Hello? Church callers stay unconnected: Which churches are hard to reach

February 24, 2004

Many Protestant congregations schedule special music programs and added services before Christmas in hopes of attracting churchgoers and visitors. But a national telephone survey last Advent encountered a less than hospitable response: repeated calls to 3,400 randomly selected Protestant churches revealed that 55 percent of those congregations either answered via machine or made no response whatsoever.

Actual responses by people were most likely at mainline churches (63 percent), including American Baptist, UCC, Episcopal, Evangelical Lutheran and Presbyterian Church (U.S.A.) congregations, reported the Barna Research Group of Ventura, California. The United Methodist churches topped the responsive list at 64 percent, followed by the historic black National Baptist churches (62 percent) and congregations aligned with the large Southern Baptist Convention (61 percent).

Every church sampled over two weeks in December was called a minimum of five times during business hours, with one call made each day at different hours, according to George Barna, director of the survey. At 19 percent of the churches, “the phone simply rang without any response in each of the five separate attempts,” he said.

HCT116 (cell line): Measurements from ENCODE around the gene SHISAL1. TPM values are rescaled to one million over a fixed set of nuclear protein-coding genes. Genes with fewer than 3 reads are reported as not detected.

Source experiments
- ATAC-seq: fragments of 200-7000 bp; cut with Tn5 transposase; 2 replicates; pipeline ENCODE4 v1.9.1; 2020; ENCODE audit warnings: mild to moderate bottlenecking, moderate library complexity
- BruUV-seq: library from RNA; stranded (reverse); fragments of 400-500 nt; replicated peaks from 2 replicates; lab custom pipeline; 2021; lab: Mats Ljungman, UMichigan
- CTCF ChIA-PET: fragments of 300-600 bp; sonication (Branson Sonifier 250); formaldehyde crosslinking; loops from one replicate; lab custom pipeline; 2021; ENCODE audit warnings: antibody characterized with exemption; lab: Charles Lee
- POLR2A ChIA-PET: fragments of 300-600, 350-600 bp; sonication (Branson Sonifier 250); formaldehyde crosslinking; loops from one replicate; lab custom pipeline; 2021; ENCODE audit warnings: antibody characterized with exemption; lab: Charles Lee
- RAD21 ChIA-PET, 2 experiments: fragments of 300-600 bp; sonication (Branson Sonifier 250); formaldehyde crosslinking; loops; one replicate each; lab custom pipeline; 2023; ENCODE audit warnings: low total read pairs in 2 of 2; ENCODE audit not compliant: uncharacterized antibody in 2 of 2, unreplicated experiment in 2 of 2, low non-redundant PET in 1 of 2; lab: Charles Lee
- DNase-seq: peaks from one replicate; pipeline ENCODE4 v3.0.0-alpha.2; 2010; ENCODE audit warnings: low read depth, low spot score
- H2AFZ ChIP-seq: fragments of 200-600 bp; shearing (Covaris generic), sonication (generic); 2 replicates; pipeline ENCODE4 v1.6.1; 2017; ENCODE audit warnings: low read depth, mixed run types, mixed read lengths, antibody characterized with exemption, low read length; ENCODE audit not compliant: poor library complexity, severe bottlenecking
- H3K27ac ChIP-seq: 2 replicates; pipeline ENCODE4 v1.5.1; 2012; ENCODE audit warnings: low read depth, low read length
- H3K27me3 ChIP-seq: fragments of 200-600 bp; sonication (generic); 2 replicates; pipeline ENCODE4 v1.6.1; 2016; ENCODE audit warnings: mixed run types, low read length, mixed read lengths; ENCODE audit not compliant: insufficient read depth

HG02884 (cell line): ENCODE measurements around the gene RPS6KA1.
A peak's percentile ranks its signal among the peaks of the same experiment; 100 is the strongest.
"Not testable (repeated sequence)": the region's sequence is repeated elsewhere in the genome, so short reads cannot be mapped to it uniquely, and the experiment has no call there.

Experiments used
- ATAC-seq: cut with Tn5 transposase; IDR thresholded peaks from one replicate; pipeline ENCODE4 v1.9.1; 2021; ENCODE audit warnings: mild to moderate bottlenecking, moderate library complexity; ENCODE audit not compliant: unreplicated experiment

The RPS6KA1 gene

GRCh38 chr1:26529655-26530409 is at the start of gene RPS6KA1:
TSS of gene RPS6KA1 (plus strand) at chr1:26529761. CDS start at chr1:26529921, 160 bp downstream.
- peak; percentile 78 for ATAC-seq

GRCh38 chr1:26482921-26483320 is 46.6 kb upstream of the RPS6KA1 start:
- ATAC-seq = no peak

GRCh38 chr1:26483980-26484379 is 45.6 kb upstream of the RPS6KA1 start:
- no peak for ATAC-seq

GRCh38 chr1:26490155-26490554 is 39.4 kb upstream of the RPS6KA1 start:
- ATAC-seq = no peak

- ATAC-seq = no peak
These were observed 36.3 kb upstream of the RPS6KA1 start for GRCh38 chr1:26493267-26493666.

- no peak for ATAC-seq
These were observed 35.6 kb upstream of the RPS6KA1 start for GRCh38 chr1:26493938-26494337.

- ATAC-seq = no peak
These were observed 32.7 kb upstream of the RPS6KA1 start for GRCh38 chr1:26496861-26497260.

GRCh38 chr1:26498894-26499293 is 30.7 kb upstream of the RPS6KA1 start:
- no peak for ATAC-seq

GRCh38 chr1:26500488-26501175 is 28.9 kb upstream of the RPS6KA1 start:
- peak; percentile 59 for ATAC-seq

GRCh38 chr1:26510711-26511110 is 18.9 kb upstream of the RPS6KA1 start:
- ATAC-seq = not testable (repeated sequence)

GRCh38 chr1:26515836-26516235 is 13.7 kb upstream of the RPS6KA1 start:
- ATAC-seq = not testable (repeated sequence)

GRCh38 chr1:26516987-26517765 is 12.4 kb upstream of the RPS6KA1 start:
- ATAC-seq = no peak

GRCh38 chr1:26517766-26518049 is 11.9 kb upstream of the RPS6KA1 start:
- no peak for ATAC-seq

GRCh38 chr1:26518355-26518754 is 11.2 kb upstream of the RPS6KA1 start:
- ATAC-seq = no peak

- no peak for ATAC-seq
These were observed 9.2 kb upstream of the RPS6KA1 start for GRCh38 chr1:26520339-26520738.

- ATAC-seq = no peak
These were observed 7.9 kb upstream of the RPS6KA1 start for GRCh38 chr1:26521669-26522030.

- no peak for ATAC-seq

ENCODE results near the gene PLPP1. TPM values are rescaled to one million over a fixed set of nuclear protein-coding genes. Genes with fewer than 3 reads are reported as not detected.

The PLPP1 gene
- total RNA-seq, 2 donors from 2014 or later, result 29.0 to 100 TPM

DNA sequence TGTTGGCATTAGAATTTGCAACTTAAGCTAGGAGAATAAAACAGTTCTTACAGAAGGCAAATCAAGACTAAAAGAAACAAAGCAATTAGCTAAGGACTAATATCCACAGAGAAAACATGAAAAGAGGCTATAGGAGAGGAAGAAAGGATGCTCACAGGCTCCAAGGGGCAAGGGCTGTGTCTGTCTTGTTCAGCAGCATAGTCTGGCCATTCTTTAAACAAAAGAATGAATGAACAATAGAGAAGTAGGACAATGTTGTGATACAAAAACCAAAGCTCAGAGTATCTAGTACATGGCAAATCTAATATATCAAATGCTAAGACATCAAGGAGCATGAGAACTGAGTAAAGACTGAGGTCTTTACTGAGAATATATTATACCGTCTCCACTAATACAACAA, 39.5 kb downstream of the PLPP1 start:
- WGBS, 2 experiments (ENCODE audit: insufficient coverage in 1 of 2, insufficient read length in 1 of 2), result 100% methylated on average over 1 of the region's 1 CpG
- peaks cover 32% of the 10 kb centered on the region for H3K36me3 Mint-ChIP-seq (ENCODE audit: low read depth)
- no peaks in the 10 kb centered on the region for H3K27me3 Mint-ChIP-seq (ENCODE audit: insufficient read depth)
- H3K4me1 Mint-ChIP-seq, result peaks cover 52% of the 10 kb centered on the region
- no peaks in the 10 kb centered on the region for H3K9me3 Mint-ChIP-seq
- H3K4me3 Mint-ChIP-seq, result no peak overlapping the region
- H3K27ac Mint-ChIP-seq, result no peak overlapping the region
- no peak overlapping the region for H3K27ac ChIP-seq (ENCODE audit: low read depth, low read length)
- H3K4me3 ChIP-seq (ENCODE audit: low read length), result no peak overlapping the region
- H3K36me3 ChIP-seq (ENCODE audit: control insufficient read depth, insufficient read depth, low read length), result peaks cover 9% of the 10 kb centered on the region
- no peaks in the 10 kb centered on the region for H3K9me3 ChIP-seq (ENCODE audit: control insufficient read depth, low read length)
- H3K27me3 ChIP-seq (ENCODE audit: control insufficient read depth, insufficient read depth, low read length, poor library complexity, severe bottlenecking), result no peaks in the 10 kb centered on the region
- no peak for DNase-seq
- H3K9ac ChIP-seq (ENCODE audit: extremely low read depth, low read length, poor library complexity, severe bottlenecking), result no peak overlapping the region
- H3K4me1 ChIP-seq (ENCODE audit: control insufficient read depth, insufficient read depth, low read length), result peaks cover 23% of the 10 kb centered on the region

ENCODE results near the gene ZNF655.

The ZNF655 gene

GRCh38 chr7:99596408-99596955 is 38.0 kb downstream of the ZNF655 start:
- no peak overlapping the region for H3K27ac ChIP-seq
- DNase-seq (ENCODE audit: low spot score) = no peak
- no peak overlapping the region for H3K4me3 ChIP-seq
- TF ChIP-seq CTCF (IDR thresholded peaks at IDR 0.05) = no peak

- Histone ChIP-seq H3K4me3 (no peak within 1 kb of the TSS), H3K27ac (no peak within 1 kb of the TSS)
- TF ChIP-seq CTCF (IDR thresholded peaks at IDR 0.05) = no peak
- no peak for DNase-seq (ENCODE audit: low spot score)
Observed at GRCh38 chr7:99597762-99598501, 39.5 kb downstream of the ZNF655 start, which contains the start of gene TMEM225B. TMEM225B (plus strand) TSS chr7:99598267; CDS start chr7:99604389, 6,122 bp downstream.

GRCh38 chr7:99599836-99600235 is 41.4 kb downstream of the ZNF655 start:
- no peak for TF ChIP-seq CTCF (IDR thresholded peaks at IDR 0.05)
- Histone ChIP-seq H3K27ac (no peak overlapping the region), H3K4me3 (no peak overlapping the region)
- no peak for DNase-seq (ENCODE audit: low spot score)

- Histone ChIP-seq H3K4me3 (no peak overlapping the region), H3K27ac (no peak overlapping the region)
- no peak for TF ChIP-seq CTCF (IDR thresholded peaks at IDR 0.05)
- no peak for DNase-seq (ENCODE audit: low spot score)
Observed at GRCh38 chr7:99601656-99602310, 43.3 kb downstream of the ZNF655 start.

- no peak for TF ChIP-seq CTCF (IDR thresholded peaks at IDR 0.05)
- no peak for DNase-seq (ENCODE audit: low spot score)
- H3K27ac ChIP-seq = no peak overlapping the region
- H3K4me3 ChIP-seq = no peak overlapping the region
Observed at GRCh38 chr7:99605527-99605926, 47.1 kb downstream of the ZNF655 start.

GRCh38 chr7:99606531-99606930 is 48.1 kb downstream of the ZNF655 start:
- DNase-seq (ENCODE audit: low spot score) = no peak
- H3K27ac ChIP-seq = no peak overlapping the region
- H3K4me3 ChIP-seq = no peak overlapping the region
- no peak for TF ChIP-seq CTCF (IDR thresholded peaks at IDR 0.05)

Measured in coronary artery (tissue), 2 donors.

“These statistics suggest that much of the hard work that churches put into reaching people during the holiday season may be negated by people’s inability to establish contact with someone at the church within a reasonable time frame,” Barna commented in a news release.

The congregations least likely to have someone covering the phones were Baptist churches (other than Southern, National or American Baptist) at 65 percent. Close to them, with a 62 percent nonhuman response, were holiness churches such as the Nazarene, Christian and Missionary Alliance, Free Methodist and Church of God (Anderson, Indiana). Next were Church of God in Christ churches and Churches of Christ or independent Christian churches, all at 56 percent.

Researchers found that churches in the mountain and West Coast states—a region with typically the highest percentages of “unchurched” residents—were the most responsive at 65 percent. “The toughest area in which to make personal contact was the South (36 percent),” the Barna release said. About half of the churches in the Midwest and Northeast had people taking calls.

With cell phones, pagers, e-mail messaging and other high-tech ways to communicate so much in use, said Barna, “organizations that seemingly defy people to penetrate their fortress quickly become an after-thought in people’s lives.”

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